Macharia project


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Macharia project

  2. 2. CHAPTER 1 INTRODUCTION 1.1 BACKGROUND OF THE STUDY A registry is defined as a unit within an organisation that maintains, processes and controls files and other records. It is this hub of the organisation’s records management. A registry is generally for controlling all incoming and outgoing recorded information (Government manual of Records Management 2002). The registry controls the formal channels of written communication between constituent units of an organisation. It is basically responsible for the orderly and efficient units of an organisation. It is responsible for orderly and efficient flow of information through out the communication network of an organisation contrary to the popular misconception; a registry never creates records but receives stores and manages them. The registry does not own records it is merely a custodian of records. Besides files, in a registry, you get other sources of information such as CDs, video tapes, DVDs, maps, Plans, art works, micro films, microfiche and audio tapes. Also there are CD Rom, database and internet facilities. CATEGORIES OF REGISTRIES: There are many several registries in the Ministry of Energy, for example, open main registry, Secret Registry, Human Resource Registry and Accounts Registry. Though the human Resource Registry in Ministry of Energy may have been experiencing challenges of user satisfaction problem, there is no empirical research which has been carried out. This has necessitated the need to tackle the problem through research, hence calling for an investigation on assessment of members of staff’s level of satisfaction. Functions of the registry/service in a registry;
  3. 3. • Receiving , opening, recording and distributing of incoming and outgoing mail  Opening and indexing of files  Classification and placing of correspondence neatly in appropriate files  Passing files promptly to the action officers  Provision of records, storage and reference services  Controlling and tracing the movement of files within the organisation  Maintenance of security and confidentiality of all records in the registry  Preparation, maintenance and updating of an approved and well-planned filling classification scheme.  Reviewing and disposing of all non-current records. And over and above all modern registry must be ready to enhance good public relations between the registry staff and its customers/users Human Resource Registry in the Ministry of Energy The Ministry of Energy Human Resource Registry was first established in 1982 when the Ministry of Energy was Ministry of Energy and communication, whose headquarters was based in Electricity House. Throughout the whole period of this period of transformation, records were and are still being continuously created, used, stored, maintained and appraised. It is important to manage records throughout their life cycle to ensure quality delivery of service besides avoiding clogging up expensive office space. This leads to speedy, efficient and effective retrieval of information. Registries keep and maintain records in their current phase and which are constantly in use and transacting the organisation’s business. However, records are still in use in their semi-current phase; though infrequently in the conduct of the current business. This consists of recently closed files which are normally kept in a records centre but still managed by the Records Management Officers. There are other records which are no longer required for daily transactions of the current business. They are called inactive records or non- current records. In this phase the records have matured for appraisal in order to determine whether they merit preservation or destruction. Those that qualify for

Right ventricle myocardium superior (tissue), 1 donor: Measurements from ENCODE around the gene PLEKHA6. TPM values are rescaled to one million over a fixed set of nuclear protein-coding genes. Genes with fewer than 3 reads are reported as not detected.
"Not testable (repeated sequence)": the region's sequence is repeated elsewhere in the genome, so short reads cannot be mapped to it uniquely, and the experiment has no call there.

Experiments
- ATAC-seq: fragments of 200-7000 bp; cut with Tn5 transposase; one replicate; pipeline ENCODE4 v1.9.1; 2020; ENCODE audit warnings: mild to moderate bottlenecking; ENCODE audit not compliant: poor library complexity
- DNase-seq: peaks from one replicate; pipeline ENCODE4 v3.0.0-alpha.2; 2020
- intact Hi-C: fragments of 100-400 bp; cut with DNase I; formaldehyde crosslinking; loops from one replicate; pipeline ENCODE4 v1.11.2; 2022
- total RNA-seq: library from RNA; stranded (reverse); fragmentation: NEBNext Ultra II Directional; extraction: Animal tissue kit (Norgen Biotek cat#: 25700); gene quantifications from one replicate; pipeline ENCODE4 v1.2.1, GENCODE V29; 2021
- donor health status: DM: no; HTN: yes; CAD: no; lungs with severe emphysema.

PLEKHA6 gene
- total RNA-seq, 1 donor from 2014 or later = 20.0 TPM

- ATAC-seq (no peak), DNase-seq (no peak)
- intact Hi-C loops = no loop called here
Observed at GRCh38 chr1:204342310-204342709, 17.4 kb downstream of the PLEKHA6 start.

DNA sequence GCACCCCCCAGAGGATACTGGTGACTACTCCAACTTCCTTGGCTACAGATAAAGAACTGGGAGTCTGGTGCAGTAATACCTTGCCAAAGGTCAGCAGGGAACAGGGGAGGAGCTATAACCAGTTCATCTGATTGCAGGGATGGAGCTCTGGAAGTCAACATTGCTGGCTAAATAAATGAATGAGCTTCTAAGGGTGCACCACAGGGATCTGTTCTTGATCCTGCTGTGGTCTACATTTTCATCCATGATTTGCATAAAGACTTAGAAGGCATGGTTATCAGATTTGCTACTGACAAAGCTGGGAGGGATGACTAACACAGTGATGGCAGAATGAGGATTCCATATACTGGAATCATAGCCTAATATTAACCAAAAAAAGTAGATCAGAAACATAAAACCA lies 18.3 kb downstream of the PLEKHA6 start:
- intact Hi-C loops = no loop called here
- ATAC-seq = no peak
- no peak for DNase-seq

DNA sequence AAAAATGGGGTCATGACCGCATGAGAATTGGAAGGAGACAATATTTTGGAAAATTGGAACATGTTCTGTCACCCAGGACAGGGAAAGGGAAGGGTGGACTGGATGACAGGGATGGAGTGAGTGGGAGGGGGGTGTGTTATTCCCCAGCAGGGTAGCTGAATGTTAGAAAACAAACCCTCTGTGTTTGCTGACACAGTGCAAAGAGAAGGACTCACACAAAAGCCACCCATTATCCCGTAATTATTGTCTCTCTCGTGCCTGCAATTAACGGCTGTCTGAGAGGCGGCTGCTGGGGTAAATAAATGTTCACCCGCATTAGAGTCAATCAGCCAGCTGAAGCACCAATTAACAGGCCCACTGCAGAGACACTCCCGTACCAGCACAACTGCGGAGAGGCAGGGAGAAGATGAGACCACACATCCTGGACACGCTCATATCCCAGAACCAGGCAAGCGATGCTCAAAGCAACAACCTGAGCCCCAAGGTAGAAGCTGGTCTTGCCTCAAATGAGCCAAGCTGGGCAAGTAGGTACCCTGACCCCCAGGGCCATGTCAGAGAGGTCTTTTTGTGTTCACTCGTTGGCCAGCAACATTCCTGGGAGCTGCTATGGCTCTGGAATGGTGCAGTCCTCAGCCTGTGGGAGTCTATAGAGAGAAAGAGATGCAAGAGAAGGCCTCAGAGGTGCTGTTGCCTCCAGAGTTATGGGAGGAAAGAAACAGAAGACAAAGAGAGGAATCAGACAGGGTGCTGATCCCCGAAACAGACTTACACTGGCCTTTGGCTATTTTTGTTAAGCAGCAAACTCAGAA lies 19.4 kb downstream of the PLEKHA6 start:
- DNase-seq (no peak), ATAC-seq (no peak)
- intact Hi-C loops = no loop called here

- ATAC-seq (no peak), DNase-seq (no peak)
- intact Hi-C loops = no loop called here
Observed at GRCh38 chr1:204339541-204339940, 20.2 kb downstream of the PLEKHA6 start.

4. 4. permanent preservation core called archives. They are transferred to an archival institution. They are managed by the archivists. 1.2 STATEMENT OF THE PROBLEM The need for the Registry Services has greatly increased in recent past with user demanding to be served to their full satisfaction. Public registries are faced with a big challenge of provision of relevant and up-to-date information. Proper Records Management is becoming a necessity more so when considering electronic age. The Ministry of Energy is one of the government ministries which is faced by the challenge of providing efficient and effective service delivery to its customers. The Human Resource Registry is meant to serve more than five hundred (500) members of staff at the Ministry Headquarters all the year round. Apart from serving the users at the headquarters the Ministry of Energy has 13 branches which are Wambugu, Mitunguu, Kitui, Kericho, Mtwapa, Uasin Gichu, Bukima, Busia, Lodwar, Garissa, Kisii, Migori and Jamhuri (Energy Centres). Most of the services are rendered at the headquarters. However, these challenges are far from being addressed. This has therefore necessitated the need to conduct a research on the assessment of members of staff’s level of satisfaction with the Human Resource Registry services, in the Ministry of Energy Headquarters.